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Introduction

A Bakers Dozen

Introduction

I am going to investigate the pattern of numbers created by the task given. I have been told that two types of bun are laid out like so, A being one type of bun and B being the other:

ABAB

I then need to investigate how many times two adjacent buns must be swapped in order to sort the alternate pattern into two separate types of bun, one at each end. This particular arrangement shown above requires one switch:

1. AB↔AB

AABB

I have investigated the number of switches needed for the first 5 in this sequence. Here is a table of my results:

 Number of each type of bun Number of switches required 1 0 2 1 3 3 4 6 5 10

I will now attempt to find a formula solve any value in this sequence.

0    1    3    6    10

1    2    3    4

1    1    1

Middle

I will refer to the formula as fn as it changes depending on the value of n. This means fn is equal to the number of swaps needed. In my previous example 2 of each bun were used and one swap was required. I will now show this with the new lettering.

f(n) = 0.5k2 – 0.5k

f(n) = 0.5 x 22 – 0.5 x 2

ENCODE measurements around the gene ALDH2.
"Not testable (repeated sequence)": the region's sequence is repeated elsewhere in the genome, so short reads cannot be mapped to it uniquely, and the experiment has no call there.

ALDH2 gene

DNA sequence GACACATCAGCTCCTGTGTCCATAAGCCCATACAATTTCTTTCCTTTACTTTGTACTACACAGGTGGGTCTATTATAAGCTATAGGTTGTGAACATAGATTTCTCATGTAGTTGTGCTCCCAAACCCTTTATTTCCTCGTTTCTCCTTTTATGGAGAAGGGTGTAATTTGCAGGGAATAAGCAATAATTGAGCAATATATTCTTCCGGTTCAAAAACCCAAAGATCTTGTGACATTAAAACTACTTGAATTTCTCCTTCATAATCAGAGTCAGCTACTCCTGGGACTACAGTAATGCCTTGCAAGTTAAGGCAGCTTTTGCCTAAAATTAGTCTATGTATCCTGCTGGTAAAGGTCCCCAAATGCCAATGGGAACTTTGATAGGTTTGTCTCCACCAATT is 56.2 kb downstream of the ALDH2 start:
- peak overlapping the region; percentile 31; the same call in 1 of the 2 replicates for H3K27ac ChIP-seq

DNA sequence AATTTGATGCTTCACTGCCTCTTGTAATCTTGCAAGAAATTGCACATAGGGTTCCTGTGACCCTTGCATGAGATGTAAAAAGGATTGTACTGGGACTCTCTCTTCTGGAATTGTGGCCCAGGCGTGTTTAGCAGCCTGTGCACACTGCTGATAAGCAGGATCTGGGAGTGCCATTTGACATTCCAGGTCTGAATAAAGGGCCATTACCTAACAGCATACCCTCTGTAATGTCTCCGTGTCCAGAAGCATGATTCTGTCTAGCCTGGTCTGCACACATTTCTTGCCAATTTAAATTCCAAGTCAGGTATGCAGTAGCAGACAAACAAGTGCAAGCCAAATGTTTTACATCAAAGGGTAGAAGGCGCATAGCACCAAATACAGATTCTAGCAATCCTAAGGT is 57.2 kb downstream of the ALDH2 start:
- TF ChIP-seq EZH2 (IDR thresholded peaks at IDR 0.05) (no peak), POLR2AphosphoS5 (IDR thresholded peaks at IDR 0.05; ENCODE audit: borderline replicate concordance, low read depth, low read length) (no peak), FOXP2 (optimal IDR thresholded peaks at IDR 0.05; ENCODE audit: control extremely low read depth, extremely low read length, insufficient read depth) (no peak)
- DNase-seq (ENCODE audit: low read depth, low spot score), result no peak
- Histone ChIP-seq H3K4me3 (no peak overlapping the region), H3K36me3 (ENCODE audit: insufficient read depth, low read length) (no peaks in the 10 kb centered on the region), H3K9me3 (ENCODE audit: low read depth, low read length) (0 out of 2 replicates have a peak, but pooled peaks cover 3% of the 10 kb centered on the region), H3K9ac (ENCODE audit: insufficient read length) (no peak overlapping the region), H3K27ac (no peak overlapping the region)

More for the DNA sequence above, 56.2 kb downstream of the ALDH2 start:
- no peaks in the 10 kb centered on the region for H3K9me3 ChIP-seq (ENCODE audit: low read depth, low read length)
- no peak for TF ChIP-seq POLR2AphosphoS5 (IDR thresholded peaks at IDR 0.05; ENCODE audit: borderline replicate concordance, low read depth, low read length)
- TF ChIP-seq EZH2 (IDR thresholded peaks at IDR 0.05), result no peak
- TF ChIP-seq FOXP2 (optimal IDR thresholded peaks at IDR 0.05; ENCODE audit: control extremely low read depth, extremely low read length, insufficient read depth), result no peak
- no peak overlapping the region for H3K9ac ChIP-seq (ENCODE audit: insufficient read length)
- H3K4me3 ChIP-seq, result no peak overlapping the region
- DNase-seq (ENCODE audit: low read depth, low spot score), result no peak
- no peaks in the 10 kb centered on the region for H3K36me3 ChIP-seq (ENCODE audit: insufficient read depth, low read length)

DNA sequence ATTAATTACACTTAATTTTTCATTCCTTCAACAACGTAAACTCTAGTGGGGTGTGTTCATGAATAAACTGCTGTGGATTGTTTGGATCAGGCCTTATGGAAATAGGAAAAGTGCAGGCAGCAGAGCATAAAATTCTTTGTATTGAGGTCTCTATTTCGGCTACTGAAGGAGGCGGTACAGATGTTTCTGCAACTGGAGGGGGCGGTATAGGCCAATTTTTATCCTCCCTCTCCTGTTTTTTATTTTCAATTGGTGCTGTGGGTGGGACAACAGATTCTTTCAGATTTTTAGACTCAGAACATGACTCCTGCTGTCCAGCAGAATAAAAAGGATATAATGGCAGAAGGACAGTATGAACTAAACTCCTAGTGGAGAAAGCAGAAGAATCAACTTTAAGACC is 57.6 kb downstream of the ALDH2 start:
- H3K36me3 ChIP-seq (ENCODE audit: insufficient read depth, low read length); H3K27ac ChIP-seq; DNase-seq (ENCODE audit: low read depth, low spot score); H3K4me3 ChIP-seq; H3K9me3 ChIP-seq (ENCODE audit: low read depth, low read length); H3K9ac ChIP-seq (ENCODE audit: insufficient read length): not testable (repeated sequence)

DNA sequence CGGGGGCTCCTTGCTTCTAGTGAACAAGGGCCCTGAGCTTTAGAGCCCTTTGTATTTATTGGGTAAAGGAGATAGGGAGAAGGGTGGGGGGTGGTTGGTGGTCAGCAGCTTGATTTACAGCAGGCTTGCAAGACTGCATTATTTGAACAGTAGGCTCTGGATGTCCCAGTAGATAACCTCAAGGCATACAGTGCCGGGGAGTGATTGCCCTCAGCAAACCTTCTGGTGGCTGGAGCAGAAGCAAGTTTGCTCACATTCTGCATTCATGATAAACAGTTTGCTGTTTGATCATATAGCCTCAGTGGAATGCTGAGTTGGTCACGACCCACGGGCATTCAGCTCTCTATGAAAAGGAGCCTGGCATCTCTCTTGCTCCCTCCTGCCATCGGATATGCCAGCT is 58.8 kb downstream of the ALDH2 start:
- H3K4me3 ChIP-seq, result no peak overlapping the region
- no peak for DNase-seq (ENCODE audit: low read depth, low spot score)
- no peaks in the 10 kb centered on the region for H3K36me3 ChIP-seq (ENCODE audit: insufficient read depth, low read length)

f(n) = 2 – 1

f(n) = 1

This gives the same result as the previous example, showing that the formula works when n = k. To fully prove my formula works with the induction theory I will now need to show that the formula works when n = k+1

If f(n) = 0.5(k+1)2 – 0.5(k+1) is true then when k  = 2, according to the table and formula, (fn) should equal 3.

f(n) = 0.5(k+1)2 – 0.5(k+1)

f(n) = 0.5(2+1)2 – 0.5(2+1)

f(n) = 0.5 x 32 – 0.5 x 3

Conclusion

1

0

2

6

3

18

4

36

5

60

The formula I have found for this sequence, using the same method as before, is

3n2 – 3n.

Finally I have made a table of how many switches are needed to sort 5 different types of bun.

 Number of each type of bun Number of switches required 1 0 2 10 3 30 4 60 5 100

The formula I have found for this sequence, using the same method as before, is

5n2 – 5n.

With this set of formulas I now intend to work out a master formula to work out formulas for the different numbers of buns of different types.

The sequence of numbers used to make up the formulas is:

0.5     1.5      3      5

0.5     1.5     2

0.5     0.5

This is also a quadratic sequence. I have used the same formula as before to work out the master formula. It comes to N = 0.25n2 – 0.25n (N being the number which is then inserted into the formula for working out how many switches are required). Nn2 – Nn.

This student written piece of work is one of many that can be found in our GCSE Consecutive Numbers section.

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